Venezuela’s Tragic Meltdown

Subcommittee on the Western Hemisphere
Committee on Foreign Affairs
U.S. House of Representatives

Mr. Chairman, thank you for this opportunity to express my views on “Venezuela’s Tragic Meltdown.” A great deal of the commentary on the topic is polemical, and more-or-less political and ideological self-justifications of one sort or another. In consequence, the discourse is often confused and confusing. In an attempt to bring some clarity to the topic, I will focus on the one necessary condition that must be satisfied before the Venezuelan economy can be turned around. Inflation must be stopped before stability can be established. Stability might not be everything, but everything is nothing without stability.


Venezuela’s economy, today, resembles that of the former Soviet Union before it collapsed. Venezuela has the largest proven oil reserves in the world, and not surprisingly produces one major product, oil. Oil production is carried out by a state-owned oil company, Petróleos de Venezuela, S.A. (PDVSA). PDVSA is so poorly run and its proven oil reserves are exploited so slowly as to render the value of its reserves worthless (Hanke, 2017). Venezuela’s economy is also burdened by socialist-interventionist structure (Hanke and Yin, 2017). In consequence, economic life is heavily politicized and very uncertain.

Venezuela’s economy is collapsing. This is the result of years of socialism, incompetence, and corruption, among other things. An important element that mirrors the economy’s collapse is Venezuela’s currency, the bolivar. It is not trustworthy. Venezuela’s exchange rate regime provides no discipline. It only produces instability and poverty. Currently, Venezuela is experiencing one of the highest inflation rates in the world: 150% per year.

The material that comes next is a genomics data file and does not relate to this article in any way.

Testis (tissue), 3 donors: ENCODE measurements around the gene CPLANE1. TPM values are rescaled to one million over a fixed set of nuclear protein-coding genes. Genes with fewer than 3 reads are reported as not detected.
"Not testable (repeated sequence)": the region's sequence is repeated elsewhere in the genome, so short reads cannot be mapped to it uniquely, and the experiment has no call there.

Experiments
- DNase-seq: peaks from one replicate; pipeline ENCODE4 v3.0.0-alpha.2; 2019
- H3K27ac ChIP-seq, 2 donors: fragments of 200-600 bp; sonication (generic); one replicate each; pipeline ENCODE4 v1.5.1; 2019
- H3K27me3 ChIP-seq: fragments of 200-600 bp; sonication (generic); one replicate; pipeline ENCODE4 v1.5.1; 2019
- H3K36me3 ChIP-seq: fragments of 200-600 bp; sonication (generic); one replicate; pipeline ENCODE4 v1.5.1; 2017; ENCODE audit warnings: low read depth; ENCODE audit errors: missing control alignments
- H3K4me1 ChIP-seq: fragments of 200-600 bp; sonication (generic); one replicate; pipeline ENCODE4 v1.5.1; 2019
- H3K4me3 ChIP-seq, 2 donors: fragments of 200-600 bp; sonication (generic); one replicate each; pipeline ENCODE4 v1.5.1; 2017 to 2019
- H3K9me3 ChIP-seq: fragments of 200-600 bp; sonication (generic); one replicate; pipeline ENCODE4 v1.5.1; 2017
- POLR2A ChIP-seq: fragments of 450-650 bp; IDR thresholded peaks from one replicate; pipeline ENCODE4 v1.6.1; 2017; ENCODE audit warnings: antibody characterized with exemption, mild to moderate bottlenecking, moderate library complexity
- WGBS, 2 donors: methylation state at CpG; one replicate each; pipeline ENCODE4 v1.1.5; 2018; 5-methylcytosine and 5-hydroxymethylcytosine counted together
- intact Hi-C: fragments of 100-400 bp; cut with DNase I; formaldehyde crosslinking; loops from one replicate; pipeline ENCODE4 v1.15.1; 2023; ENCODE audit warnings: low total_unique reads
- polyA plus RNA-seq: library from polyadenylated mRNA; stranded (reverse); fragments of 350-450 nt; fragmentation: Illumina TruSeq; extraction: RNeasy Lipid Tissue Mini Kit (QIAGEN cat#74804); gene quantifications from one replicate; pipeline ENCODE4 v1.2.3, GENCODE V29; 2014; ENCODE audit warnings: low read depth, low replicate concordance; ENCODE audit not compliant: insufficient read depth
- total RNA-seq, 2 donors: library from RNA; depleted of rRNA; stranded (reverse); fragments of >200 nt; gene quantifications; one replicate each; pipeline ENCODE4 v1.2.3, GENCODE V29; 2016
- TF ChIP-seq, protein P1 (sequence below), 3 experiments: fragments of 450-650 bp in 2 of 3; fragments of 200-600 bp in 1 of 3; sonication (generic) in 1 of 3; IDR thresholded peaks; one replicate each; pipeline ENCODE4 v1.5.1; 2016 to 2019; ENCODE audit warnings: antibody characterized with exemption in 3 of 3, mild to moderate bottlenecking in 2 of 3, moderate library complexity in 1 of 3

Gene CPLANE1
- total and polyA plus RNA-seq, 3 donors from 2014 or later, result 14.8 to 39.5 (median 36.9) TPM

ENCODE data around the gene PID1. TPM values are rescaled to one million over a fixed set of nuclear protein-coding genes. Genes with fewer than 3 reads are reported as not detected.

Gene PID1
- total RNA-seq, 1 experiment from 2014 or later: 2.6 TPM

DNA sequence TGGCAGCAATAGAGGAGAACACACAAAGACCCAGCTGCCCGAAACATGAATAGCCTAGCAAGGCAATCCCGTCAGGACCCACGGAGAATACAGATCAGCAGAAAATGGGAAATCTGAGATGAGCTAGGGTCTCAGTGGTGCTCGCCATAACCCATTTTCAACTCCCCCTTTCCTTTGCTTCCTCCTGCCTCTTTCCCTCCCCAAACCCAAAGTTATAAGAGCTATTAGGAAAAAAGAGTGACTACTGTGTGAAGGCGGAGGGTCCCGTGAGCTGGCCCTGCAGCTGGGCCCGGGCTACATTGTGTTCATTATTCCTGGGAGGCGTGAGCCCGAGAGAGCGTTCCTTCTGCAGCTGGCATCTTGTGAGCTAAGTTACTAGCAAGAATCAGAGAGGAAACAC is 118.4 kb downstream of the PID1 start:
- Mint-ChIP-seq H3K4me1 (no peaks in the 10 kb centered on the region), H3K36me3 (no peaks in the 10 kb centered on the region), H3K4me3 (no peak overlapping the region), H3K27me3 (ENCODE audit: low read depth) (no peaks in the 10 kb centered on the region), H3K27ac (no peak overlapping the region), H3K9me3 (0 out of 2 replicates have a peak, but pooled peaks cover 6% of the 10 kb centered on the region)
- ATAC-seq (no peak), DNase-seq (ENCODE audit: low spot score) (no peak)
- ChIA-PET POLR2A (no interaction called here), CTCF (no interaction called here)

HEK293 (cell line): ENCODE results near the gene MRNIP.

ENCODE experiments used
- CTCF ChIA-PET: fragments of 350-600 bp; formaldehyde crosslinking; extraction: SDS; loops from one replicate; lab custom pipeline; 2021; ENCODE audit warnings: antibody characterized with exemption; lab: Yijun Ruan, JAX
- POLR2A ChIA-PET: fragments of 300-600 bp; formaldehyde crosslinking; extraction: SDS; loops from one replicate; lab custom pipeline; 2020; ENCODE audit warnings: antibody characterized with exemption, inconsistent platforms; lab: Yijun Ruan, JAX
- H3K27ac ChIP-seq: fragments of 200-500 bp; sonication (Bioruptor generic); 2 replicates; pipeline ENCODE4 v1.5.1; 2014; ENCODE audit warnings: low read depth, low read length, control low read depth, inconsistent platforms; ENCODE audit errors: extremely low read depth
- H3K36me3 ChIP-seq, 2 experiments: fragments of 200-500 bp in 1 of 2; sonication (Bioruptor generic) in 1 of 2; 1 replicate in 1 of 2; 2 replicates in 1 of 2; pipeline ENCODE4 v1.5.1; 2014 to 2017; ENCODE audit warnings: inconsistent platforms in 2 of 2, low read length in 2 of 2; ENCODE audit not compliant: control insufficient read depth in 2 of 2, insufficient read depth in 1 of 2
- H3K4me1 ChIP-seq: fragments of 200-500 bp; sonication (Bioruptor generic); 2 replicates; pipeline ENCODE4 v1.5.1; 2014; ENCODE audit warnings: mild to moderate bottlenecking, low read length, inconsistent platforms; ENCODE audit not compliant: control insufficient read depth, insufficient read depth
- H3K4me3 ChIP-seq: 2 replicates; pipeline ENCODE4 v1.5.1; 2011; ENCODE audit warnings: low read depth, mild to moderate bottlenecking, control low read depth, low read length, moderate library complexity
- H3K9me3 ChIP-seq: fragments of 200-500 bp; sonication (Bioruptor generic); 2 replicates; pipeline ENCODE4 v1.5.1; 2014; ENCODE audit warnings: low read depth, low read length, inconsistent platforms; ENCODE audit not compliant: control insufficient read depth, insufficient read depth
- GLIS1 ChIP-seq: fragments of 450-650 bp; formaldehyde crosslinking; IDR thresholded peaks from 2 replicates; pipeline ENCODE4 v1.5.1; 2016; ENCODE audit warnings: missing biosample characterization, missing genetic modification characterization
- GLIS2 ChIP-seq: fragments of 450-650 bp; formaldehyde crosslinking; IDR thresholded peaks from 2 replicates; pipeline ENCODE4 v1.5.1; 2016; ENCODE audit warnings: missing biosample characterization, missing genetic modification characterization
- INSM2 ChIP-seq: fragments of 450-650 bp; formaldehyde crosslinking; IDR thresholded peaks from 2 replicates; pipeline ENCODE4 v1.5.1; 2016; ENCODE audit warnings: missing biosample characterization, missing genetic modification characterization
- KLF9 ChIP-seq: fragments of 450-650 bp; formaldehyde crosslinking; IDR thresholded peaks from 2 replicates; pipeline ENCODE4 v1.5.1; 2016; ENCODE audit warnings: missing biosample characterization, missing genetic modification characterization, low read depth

I observed much of Venezuela’s economic dysfunction first-hand during the 1995-96 period, when I acted as President Rafael Caldera’s adviser (Hanke, 2016). For an excellent analysis of the state of economic dysfunction in Venezuela during the pre-Chavez years, there is no better read than Moises Naim’s book: Paper Tigers & Minotaurs: The Politics of Venezuela’s Economic Reforms (Naim, 1993).

In 1999, Hugo Chavez was installed as president. It was then that the socialist seeds of Venezuela’s meltdown started to be planted. As the seeds sprouted, Venezuela began to enter what has become a death spiral. For a most edifying read — one that gives a real feel for the bizarre state of economic affairs in Venezuela — I recommend Raul Gallegos’ book: Crude Nation: How Oil Riches Ruined Venezuela (Gallegos, 2016).

To put Venezuela on a sound, sustained economic path will require massive economic reforms. Sound economies require sound institutions, even in oil-rich countries (Kaznacheev, 2017). Venezuela, like the former Soviet Union, has none. So, the task ahead will be great. But, as we learned in the communist countries of the former Soviet Union, inflation had to be snuffed out and economic stability established before successful economic reforms could be introduced.


Venezuela suffered from an unstable currency and elevated inflation rates before the arrival of President Hugo Chavez, but with his ascendancy, fiscal and monetary discipline further deteriorated and inflation ratcheted up. By the time President Nicolas Maduro arrived in early 2013, inflation was in triple digits and rising.

With the acceleration of inflation, the Banco Central de Venezuela (BCV) became an unreliable source of inflation data. Indeed, from December 2014 until January 2016, the BCV did not report inflation statistics. To remedy this problem, the Johns Hopkins-Cato Institute Troubled Currencies Project, which I direct, began to measure inflation in 2013.